Summary: Texas passed a ban on all abortions after 6 weeks, enlisting citizens to enforce it. This week, the U.S. Supreme Court let the law stand without hearing arguments. Roe v. Wade took a huge hit. So did health care justice.
Supreme Court, Breaking Silence, Won’t Block Texas Abortion Law
New York Times
September 1, 2021
August 23, 2021
By Adam Liptak, J. David Goodman and Sabrina Tavernise
The Supreme Court refused just before midnight on Wednesday to block a Texas law prohibiting most abortions, less than a day after it took effect and became the most restrictive abortion measure in the nation.
In the emergency application urging the justices to intervene, abortion providers in the state said the new law “would immediately and catastrophically reduce abortion access in Texas,” and most likely force “many abortion clinics ultimately to close.”
Comment by Isabel Ostrer and Jim Kahn
On Wednesday, the U.S. Supreme Court let stand Texas’ near-total ban on abortion (SB8). The law prohibits abortion once fetal cardiac activity can be detected — typically at six weeks of gestation, when most women don’t even know they’re pregnant — in effect banning 85-90% of abortions. Rape and incest are not excepted. The law evades Roe v. Wade’s restrictions on state action by empowering citizens (not the police, not the government) to enforce the ban using civil litigation, with the rules stacked against anyone who facilitates an abortion. There is no precedent for this bizarre enforcement design.
SB8 is the perfect storm of abusing law-making to take away the right to control one’s own body. It strikes at the nexus of health, human rights, and democracy. It will harm health both physically and mentally, predominantly for poor people of color.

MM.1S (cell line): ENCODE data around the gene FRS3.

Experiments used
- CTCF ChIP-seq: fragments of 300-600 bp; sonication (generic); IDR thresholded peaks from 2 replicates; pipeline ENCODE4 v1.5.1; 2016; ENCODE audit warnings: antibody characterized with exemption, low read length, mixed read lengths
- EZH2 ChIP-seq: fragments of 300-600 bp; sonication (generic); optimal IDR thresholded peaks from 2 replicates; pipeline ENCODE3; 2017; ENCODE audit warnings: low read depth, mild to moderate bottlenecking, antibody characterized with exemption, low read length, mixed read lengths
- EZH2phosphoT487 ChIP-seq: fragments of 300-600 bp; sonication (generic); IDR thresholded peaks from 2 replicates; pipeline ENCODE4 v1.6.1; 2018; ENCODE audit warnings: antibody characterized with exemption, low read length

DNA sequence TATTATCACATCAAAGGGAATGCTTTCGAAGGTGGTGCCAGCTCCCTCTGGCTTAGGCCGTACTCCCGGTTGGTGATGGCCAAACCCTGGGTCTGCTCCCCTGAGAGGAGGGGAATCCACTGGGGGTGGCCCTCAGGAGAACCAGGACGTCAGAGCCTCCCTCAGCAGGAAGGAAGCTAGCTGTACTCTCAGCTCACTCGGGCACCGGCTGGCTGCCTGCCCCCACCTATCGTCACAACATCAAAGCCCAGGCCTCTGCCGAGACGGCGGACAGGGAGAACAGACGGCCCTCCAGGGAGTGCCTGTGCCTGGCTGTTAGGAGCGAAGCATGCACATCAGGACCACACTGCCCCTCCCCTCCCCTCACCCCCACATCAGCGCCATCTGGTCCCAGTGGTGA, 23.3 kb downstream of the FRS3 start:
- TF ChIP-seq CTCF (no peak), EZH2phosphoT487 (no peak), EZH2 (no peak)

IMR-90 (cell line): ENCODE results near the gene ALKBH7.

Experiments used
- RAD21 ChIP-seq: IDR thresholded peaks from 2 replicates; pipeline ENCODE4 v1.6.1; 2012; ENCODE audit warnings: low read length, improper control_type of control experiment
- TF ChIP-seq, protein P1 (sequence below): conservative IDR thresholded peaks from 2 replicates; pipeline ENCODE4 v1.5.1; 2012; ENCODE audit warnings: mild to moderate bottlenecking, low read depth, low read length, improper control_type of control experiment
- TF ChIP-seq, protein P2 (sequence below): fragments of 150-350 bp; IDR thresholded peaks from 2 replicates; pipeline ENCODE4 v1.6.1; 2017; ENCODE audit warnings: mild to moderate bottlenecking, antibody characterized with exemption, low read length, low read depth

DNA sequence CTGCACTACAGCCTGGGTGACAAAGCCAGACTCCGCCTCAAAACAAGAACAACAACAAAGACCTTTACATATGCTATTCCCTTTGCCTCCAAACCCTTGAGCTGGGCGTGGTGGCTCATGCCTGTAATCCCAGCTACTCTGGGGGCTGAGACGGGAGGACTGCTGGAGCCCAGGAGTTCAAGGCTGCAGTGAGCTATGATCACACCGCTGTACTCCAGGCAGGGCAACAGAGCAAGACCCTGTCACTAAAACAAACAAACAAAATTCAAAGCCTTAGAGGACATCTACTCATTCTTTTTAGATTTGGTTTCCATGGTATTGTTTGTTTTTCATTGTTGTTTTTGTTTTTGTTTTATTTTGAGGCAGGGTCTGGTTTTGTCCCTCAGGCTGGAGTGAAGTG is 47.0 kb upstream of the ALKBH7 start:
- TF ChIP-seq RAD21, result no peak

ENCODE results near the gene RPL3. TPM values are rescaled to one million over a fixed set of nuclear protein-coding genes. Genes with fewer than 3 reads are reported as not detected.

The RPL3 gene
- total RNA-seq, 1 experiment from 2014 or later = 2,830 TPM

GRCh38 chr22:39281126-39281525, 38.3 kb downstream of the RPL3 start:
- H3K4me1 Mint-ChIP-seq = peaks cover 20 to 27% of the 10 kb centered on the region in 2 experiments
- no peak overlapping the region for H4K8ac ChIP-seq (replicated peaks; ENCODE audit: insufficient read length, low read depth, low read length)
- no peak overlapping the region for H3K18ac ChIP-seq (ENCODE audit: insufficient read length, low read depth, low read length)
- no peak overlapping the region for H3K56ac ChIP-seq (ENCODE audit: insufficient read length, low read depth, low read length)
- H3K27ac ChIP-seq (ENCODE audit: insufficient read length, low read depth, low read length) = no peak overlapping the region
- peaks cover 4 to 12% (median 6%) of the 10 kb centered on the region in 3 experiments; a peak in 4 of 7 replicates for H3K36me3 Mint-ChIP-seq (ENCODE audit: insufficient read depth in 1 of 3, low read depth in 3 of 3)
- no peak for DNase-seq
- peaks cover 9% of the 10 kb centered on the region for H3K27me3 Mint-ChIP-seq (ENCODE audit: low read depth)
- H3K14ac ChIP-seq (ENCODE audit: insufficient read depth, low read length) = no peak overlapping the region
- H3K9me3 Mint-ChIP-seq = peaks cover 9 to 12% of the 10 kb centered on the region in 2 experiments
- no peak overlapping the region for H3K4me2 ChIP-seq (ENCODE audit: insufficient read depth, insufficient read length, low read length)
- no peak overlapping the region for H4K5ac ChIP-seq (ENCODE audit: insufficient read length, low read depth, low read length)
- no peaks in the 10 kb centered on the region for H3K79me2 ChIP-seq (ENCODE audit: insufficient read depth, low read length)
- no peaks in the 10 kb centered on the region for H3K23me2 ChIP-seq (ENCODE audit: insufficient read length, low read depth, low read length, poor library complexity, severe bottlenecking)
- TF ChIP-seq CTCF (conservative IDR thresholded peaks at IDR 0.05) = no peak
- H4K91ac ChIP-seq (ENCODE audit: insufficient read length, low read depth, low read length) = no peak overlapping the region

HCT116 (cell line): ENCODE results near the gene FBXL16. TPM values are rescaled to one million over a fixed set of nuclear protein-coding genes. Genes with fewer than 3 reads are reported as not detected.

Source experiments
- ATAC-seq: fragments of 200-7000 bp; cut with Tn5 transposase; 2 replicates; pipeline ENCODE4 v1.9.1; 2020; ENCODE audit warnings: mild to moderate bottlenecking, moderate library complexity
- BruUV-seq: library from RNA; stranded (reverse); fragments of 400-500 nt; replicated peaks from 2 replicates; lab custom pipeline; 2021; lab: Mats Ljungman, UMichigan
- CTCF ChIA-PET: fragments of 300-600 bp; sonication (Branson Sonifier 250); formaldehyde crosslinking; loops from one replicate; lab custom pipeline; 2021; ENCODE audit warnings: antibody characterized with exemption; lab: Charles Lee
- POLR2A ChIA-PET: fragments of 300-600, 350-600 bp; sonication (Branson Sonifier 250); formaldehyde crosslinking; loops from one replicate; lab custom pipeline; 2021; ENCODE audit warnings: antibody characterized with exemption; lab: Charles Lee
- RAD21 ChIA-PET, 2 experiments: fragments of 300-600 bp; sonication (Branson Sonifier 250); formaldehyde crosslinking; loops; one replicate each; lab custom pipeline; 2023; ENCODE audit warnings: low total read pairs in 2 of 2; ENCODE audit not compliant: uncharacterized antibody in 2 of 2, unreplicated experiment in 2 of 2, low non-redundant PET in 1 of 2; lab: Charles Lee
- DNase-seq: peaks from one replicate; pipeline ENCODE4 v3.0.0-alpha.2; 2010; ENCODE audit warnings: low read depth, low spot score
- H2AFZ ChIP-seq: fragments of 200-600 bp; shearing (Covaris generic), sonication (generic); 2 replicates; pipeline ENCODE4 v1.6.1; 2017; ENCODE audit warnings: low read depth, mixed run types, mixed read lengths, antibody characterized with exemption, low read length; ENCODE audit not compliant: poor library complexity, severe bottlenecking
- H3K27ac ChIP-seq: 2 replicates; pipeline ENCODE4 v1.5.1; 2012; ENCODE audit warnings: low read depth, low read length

Representative Cori Bush wrote, “I’m thinking about the Black, brown, low-income, queer, and young folks in Texas. The folks this abortion health care ban will disproportionately harm. Wealthy white folks will have the means to access abortion care. Our communities won’t.”
Prior to SB8 taking effect, Texan’s seeking abortions had to travel an average of 24 miles round trip to access care. Now they will have to travel nearly 500 miles to access this same care out of state, putting safe abortions out of reach for many.
When abortion bans go into effect, women don’t stop seeking abortions, rather abortions become less safe. Abortions performed by a trained health-care provider are incredibly safe — much safer than child birth. When the U.S. legalized abortion in 1973, the number of abortion-related deaths dropped drastically, mainly due to a decline in the absolute number of deaths from illegal abortion. Total abortions have also dropped to below 1973 levels. With the new law, women’s lives are being sacrificed.
We must ensure access to health care for all — including the full-spectrum of reproductive care, which encompasses abortion care.